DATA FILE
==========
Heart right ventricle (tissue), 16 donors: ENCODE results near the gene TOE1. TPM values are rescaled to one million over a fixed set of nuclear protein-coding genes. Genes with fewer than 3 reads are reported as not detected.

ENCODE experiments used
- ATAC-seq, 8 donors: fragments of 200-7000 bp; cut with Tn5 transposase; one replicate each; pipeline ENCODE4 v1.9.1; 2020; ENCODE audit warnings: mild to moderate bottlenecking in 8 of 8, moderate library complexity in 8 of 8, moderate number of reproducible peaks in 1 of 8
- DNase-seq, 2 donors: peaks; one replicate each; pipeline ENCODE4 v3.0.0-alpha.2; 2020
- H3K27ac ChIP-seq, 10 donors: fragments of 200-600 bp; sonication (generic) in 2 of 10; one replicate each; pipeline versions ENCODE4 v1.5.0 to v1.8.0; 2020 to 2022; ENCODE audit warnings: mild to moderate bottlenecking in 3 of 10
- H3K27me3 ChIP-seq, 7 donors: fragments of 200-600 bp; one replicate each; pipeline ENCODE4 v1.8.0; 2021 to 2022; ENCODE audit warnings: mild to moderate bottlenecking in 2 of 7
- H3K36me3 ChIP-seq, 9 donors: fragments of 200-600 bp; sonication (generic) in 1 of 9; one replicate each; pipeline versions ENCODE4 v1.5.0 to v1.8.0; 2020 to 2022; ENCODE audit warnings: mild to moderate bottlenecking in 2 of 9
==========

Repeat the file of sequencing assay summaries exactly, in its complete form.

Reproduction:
Heart right ventricle (tissue), 16 donors: ENCODE results near the gene TOE1. TPM values are rescaled to one million over a fixed set of nuclear protein-coding genes. Genes with fewer than 3 reads are reported as not detected.

ENCODE experiments used
- ATAC-seq, 8 donors: fragments of 200-7000 bp; cut with Tn5 transposase; one replicate each; pipeline ENCODE4 v1.9.1; 2020; ENCODE audit warnings: mild to moderate bottlenecking in 8 of 8, moderate library complexity in 8 of 8, moderate number of reproducible peaks in 1 of 8
- DNase-seq, 2 donors: peaks; one replicate each; pipeline ENCODE4 v3.0.0-alpha.2; 2020
- H3K27ac ChIP-seq, 10 donors: fragments of 200-600 bp; sonication (generic) in 2 of 10; one replicate each; pipeline versions ENCODE4 v1.5.0 to v1.8.0; 2020 to 2022; ENCODE audit warnings: mild to moderate bottlenecking in 3 of 10
- H3K27me3 ChIP-seq, 7 donors: fragments of 200-600 bp; one replicate each; pipeline ENCODE4 v1.8.0; 2021 to 2022; ENCODE audit warnings: mild to moderate bottlenecking in 2 of 7
- H3K36me3 ChIP-seq, 9 donors: fragments of 200-600 bp; sonication (generic) in 1 of 9; one replicate each; pipeline versions ENCODE4 v1.5.0 to v1.8.0; 2020 to 2022; ENCODE audit warnings: mild to moderate bottlenecking in 2 of 9